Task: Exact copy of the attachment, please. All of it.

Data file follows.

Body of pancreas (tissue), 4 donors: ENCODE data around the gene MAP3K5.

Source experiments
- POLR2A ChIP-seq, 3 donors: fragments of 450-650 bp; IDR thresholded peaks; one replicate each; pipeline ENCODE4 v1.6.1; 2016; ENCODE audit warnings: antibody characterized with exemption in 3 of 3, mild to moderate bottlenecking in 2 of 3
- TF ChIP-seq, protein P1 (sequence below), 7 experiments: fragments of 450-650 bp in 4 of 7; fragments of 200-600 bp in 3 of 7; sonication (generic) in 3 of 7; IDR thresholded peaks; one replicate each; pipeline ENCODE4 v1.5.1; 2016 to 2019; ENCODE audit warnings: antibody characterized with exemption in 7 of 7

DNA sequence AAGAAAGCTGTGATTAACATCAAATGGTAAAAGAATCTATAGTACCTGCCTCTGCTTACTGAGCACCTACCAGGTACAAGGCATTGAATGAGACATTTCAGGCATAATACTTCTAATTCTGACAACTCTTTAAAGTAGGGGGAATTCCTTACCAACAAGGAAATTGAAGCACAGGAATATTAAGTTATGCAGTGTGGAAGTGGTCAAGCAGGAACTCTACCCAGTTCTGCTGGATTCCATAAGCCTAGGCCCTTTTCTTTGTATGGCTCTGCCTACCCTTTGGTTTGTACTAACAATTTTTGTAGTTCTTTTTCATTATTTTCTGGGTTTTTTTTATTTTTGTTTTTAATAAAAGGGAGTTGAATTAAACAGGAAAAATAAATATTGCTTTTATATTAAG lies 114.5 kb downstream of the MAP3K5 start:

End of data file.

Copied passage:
Body of pancreas (tissue), 4 donors: ENCODE data around the gene MAP3K5.

Source experiments
- POLR2A ChIP-seq, 3 donors: fragments of 450-650 bp; IDR thresholded peaks; one replicate each; pipeline ENCODE4 v1.6.1; 2016; ENCODE audit warnings: antibody characterized with exemption in 3 of 3, mild to moderate bottlenecking in 2 of 3
- TF ChIP-seq, protein P1 (sequence below), 7 experiments: fragments of 450-650 bp in 4 of 7; fragments of 200-600 bp in 3 of 7; sonication (generic) in 3 of 7; IDR thresholded peaks; one replicate each; pipeline ENCODE4 v1.5.1; 2016 to 2019; ENCODE audit warnings: antibody characterized with exemption in 7 of 7

DNA sequence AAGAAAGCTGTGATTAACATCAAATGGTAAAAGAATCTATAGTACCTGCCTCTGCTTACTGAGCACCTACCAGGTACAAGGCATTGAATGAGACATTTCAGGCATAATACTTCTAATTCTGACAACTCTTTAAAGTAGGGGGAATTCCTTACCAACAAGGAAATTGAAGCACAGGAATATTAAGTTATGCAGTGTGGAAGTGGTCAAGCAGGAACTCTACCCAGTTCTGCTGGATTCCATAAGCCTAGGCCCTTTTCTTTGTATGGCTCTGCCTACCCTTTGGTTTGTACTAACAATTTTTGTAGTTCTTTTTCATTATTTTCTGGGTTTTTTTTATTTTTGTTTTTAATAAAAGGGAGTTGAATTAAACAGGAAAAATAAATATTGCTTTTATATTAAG lies 114.5 kb downstream of the MAP3K5 start: